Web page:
In 1995, Glenn Close won her third Tony Award for her role the Broadway musical Sunset Boulevard. Now, after 20-year hiatus, Close is back on Broadway. She's starring alongside John Lithgow in A Delicate Balance, Edward Albee's 1966 Pulitzer Prize-winning play. The story follows Agnes (Close), a suburban matron striving to keep the peace in a household she her husband (Lithgow) share with her sister, who's an alcoholic; their daughter, who's a serial divorcee; and their best friends who have fled their own home in an inexplicable terror.
Originally published on Fri December 12, 2014 5:22 pm
Does a cross between Brussels sprouts and kale sound like your vegetable dream come true? Maybe so, if you're someone who's crazy for cruciferous vegetables and all the fiber and nutrients they pack in.
Originally published on Sun December 14, 2014 9:02 pm
Americans eat more seafood than just about anyone else. Most of it is imported from abroad. And a lot of it โ perhaps 25 percent of wild-caught seafood imports, according to fisheries experts โ is illegally caught.
The White House is now drafting recommendations on what to do about that. Fisheries experts say they hope the administration will devote more resources to fight seafood piracy.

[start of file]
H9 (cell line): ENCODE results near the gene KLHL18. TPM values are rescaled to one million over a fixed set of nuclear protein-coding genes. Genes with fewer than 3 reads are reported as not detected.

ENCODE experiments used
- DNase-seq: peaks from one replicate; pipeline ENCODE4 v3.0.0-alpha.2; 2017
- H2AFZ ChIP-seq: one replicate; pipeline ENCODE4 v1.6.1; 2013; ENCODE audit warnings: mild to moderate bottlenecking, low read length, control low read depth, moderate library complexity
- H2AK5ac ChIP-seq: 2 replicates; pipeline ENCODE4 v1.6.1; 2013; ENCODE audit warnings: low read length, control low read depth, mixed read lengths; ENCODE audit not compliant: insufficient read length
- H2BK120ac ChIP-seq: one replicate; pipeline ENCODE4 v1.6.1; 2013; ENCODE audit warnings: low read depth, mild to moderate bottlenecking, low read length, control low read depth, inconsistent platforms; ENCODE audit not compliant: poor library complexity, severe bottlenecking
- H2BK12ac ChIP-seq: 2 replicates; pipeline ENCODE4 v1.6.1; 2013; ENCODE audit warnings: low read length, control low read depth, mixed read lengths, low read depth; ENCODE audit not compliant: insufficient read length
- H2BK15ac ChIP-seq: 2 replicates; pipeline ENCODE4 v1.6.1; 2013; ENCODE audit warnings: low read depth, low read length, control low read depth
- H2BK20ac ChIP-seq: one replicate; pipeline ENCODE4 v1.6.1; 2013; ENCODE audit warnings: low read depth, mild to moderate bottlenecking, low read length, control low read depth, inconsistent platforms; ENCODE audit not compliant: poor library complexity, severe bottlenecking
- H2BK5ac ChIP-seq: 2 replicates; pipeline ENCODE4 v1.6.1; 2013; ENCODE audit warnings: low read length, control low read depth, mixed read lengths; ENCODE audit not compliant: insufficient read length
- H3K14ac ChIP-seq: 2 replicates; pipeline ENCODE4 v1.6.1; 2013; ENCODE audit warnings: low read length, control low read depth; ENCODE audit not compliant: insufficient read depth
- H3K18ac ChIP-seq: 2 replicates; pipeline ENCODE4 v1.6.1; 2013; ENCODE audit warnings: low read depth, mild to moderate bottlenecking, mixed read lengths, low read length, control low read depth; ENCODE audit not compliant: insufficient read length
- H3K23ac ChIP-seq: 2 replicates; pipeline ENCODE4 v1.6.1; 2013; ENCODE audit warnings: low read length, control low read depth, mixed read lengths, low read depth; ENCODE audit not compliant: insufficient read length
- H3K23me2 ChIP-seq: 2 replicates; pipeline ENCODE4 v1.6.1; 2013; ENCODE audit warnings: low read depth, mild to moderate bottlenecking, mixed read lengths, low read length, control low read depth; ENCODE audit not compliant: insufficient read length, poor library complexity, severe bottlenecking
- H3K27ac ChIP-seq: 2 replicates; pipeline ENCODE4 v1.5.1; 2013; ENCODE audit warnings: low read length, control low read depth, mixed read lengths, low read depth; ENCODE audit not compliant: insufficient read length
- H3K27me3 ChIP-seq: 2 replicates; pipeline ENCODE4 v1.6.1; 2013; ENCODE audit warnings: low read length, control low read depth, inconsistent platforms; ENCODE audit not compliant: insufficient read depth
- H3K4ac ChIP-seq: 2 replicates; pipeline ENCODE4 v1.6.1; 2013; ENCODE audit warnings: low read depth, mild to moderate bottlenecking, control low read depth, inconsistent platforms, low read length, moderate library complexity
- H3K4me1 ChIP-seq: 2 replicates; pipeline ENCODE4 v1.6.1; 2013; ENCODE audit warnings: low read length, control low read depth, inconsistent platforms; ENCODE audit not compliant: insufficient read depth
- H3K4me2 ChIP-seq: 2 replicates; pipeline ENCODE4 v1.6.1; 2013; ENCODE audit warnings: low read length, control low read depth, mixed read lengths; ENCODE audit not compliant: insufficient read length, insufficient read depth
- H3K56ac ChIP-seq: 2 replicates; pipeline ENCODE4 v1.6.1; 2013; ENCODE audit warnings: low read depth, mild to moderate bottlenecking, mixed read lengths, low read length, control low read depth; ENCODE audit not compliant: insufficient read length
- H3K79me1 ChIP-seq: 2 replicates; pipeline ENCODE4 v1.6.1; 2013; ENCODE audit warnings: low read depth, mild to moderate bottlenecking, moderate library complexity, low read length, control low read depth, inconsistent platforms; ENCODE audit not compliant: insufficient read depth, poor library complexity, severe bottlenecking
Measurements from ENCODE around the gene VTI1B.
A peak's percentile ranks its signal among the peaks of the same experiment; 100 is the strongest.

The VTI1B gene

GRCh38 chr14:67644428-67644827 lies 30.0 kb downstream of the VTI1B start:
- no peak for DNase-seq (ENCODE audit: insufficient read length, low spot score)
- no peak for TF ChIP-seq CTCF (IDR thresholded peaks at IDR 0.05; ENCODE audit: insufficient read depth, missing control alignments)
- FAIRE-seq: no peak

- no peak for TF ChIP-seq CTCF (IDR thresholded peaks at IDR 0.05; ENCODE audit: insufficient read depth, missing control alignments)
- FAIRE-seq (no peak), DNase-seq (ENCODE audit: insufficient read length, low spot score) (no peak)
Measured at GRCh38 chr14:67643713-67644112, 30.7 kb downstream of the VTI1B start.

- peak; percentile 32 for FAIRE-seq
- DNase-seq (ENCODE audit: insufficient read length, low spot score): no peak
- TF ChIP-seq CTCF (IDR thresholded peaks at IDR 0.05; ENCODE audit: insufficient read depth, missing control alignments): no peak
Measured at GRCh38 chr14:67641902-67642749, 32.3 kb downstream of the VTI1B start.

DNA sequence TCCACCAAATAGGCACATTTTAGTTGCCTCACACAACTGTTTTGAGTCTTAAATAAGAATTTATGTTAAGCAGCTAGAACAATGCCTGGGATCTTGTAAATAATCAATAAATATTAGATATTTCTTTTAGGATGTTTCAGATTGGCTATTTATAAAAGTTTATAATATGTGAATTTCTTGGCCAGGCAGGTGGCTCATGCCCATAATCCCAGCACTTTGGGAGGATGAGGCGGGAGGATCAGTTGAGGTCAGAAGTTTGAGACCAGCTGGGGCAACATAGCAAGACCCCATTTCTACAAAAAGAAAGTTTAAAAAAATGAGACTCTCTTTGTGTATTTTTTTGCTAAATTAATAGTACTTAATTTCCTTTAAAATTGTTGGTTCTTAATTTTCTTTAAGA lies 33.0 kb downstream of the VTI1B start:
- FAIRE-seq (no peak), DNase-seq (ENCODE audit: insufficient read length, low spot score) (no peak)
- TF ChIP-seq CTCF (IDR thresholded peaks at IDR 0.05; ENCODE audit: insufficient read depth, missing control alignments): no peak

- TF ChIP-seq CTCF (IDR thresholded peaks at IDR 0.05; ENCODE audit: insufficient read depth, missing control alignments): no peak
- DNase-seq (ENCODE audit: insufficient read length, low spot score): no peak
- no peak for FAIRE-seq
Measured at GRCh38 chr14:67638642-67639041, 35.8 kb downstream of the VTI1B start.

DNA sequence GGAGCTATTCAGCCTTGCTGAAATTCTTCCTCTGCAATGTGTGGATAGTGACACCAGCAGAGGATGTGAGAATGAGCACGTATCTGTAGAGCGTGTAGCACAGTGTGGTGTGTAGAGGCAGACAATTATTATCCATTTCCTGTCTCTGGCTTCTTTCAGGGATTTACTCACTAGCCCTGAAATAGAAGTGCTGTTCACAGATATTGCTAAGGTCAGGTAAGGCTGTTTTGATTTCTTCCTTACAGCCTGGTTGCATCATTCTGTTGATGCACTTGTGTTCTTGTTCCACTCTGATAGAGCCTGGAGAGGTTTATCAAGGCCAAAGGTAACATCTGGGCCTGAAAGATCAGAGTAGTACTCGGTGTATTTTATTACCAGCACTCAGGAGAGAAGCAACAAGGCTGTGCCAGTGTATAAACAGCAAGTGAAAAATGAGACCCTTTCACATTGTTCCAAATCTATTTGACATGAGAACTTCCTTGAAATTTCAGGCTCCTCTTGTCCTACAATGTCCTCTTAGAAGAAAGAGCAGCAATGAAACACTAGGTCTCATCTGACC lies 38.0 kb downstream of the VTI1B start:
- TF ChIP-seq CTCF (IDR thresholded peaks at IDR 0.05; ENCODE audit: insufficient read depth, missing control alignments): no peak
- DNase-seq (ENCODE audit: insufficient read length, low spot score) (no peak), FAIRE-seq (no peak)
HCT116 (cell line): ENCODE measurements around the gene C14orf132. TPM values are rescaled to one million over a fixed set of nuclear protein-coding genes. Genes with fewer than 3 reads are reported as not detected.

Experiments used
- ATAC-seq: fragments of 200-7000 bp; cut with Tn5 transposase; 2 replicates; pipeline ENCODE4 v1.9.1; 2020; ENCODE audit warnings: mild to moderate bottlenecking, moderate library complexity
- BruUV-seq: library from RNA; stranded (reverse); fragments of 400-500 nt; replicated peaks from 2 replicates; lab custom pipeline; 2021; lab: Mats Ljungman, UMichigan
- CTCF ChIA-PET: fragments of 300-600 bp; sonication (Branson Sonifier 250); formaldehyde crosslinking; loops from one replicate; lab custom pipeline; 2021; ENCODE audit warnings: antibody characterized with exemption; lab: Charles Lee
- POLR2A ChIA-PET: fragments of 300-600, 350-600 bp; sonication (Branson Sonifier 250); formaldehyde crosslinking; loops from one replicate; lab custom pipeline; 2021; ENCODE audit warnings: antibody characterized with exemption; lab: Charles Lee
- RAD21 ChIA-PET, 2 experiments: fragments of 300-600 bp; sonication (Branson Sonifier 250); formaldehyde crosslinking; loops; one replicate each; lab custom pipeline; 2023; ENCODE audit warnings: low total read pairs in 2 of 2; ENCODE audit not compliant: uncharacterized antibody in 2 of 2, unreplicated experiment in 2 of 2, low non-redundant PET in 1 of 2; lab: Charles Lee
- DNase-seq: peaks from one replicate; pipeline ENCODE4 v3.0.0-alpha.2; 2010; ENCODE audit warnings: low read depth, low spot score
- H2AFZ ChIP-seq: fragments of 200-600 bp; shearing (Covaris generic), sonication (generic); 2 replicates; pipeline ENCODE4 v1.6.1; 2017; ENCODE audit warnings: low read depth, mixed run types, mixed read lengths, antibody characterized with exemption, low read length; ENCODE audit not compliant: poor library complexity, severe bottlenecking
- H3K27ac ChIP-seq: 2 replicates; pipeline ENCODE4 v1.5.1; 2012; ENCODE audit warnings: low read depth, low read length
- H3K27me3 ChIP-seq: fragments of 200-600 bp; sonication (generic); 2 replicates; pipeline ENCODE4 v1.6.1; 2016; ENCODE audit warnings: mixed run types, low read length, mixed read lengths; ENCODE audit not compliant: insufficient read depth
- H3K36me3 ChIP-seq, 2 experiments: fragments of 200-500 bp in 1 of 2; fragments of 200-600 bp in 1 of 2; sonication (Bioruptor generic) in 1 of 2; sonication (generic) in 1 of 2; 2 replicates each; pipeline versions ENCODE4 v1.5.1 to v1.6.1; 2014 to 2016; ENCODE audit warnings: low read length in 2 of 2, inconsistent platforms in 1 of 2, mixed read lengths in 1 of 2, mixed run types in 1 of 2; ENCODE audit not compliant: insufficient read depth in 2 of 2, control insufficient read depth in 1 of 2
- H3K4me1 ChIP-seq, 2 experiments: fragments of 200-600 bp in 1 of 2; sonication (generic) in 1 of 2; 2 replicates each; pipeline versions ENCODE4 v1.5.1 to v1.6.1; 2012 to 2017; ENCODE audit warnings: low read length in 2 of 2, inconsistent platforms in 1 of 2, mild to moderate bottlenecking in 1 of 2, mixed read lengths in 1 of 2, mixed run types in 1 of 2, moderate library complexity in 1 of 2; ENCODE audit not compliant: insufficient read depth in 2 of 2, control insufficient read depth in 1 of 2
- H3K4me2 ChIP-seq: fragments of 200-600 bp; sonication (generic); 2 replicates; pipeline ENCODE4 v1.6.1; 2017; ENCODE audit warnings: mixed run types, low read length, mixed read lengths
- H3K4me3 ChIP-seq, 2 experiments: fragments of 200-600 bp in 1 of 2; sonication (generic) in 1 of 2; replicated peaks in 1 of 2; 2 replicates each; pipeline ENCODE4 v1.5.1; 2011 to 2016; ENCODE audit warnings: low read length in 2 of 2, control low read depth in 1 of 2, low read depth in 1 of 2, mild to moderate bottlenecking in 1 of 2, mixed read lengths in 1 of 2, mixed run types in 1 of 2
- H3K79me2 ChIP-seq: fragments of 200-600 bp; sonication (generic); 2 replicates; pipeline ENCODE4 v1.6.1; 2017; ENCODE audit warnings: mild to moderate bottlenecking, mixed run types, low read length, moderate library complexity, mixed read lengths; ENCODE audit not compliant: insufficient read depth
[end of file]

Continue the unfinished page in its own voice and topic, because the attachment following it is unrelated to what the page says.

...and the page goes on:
On Christmas, a slew of Oscar hopefuls will hit theaters, taking on the kind of important topics you might expect from such prestige pictures: corruption in contemporary Russia, the psychological aftereffects of war, the struggles of the civil rights movement. In their company, the eccentricities of Alexandre Rockwell's Little Feet, which is getting a digital release on Vimeo and Fandor as well as a theatrical run in New York, stand out even more than normal.
Paul Thomas Anderson probably wouldn't take kindly to being called a period filmmaker. And it's true that one of our finest pulse-takers of the American predicament is so much more than that. Anderson's movies track warped obsessives who come to define the particular times and places from which they get the tarnished American Dreams they pursue.
Originally published on Thu December 11, 2014 2:14 pm
Comedian Richard Pryor's legacy still reverberates nearly 10 years after his death. Pryor took the most difficult troubling aspects of his life and turned it into comedy. He talked about being black in ways that had never been done before in mainstream entertainment. And he was fearless and hilarious talking about race relations.
Fresh Air jazz critic Kevin Whitehead reviews three box sets featuring memorable pianists: the Chick Corea Trio's Trilogy, Herbie Hancock's Warner Bros. Years (1969-1972), and The Rosemary Clooney CBS Radio Recordings 1955-1961.
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